An enhanced version of the 911 system used in the United States for calls for emergency assistance from police, fire, and ambulance services. Calls to 911 are routed to a public safety access point (PSAP). E911 identifies the location of the caller, routes the call to the appropriate local PSAP, and provides the PSAP with location information in order to speed response.Wireline and cellular service providers both are required by the Federal Communications Commission (FCC) to support E911. VoIP over the Internet presents considerable E911 difficulties as the location of the caller can be difficult, if not impossible, to determine. See also 911, FCC, Internet, PSAP, and VoIP.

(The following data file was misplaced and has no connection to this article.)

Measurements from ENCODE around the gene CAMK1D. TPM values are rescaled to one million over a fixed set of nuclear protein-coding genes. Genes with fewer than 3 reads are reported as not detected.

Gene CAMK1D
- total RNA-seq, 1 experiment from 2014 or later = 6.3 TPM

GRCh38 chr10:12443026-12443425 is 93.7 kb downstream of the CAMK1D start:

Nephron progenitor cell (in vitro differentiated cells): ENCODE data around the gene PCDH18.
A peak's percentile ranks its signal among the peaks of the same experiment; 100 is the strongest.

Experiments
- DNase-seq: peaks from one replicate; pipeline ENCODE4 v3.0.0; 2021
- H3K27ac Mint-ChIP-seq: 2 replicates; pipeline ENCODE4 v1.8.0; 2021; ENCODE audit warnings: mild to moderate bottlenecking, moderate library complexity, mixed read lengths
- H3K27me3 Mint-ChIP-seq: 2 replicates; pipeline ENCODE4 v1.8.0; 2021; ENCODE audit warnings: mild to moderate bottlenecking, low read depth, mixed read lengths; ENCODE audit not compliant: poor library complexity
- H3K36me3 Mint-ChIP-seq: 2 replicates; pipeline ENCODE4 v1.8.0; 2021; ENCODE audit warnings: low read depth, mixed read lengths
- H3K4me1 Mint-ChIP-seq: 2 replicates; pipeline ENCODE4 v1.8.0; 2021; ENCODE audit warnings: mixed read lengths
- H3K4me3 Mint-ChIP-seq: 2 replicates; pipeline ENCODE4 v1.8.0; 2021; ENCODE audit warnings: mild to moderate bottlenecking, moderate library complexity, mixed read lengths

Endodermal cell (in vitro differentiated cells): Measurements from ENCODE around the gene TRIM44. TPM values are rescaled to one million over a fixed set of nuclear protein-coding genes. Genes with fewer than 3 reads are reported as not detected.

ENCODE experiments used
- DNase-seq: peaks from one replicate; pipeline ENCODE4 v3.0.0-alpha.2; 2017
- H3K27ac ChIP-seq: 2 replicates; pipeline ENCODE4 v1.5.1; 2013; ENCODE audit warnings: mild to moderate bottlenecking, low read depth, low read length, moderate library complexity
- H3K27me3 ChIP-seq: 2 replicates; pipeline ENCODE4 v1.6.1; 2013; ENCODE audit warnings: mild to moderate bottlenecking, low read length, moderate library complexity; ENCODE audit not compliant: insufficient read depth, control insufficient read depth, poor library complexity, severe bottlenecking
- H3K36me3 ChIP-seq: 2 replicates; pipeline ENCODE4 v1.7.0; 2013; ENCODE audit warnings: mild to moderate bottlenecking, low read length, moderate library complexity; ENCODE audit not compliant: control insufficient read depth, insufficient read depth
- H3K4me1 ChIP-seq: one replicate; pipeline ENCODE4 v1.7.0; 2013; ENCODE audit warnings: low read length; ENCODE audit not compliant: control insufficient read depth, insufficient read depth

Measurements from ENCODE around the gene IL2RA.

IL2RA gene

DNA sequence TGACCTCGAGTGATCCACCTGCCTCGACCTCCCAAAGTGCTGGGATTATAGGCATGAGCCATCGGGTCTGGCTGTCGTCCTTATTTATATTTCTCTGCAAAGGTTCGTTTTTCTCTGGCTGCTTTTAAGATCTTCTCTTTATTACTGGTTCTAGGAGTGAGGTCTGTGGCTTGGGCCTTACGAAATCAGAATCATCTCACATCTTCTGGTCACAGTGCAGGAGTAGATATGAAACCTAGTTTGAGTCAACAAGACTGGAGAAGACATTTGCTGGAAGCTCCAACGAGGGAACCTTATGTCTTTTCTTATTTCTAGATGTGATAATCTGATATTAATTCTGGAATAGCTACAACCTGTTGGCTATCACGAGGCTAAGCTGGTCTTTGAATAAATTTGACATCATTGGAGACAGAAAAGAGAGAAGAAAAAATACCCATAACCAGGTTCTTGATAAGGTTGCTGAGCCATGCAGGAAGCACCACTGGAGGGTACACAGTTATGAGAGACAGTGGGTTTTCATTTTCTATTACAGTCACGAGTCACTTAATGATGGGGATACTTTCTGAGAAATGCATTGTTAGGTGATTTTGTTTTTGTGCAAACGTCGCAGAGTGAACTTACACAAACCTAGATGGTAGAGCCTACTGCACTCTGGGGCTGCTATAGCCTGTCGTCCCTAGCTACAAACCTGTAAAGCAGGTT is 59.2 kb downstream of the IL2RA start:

(Enhanced 911) The 911 emergency service on cellular and Internet telephone calls (VoIP). In 1996, the FCC mandated a two-phase implementation for cellphone carriers to be completed by the end of 2005. Phase I required that carriers provide the telephone number and location of the cell tower that took the 911 call to the Public Safety Answering Point (PSAP). Phase II required that the carrier be able to triangulate the call to within 100 meters for the majority of calls. In 1999, the FCC added assisted GPS (AGPS) cellphones as an alternate solution with accuracy of 50 meters for the majority of calls. In 2005, the E911 service requirement was mandated for voice over IP (VoIP) providers. See mobile positioning, triangulation and VoIP.